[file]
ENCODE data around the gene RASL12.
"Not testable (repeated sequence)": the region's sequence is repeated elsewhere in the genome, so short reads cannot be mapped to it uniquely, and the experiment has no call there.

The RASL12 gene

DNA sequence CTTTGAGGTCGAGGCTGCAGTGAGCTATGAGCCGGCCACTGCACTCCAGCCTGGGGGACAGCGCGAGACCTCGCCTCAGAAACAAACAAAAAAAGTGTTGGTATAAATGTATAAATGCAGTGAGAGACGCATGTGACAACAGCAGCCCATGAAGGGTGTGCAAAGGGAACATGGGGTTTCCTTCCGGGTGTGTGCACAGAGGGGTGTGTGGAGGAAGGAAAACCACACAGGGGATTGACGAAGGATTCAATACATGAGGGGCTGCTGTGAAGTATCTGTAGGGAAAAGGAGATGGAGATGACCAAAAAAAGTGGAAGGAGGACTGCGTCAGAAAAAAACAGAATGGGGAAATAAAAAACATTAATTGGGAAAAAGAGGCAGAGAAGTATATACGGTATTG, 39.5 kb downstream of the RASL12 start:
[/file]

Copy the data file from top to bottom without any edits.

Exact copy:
ENCODE data around the gene RASL12.
"Not testable (repeated sequence)": the region's sequence is repeated elsewhere in the genome, so short reads cannot be mapped to it uniquely, and the experiment has no call there.

The RASL12 gene

DNA sequence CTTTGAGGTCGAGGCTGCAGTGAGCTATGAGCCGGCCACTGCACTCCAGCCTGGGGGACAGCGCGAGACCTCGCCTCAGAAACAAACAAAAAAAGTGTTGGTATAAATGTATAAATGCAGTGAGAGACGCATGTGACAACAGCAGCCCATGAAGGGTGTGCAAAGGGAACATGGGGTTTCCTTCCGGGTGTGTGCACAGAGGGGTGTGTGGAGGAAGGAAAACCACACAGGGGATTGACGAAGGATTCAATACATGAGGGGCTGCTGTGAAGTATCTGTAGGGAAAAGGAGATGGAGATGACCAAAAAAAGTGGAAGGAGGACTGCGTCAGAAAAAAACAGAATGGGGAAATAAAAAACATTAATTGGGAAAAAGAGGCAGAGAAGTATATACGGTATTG, 39.5 kb downstream of the RASL12 start: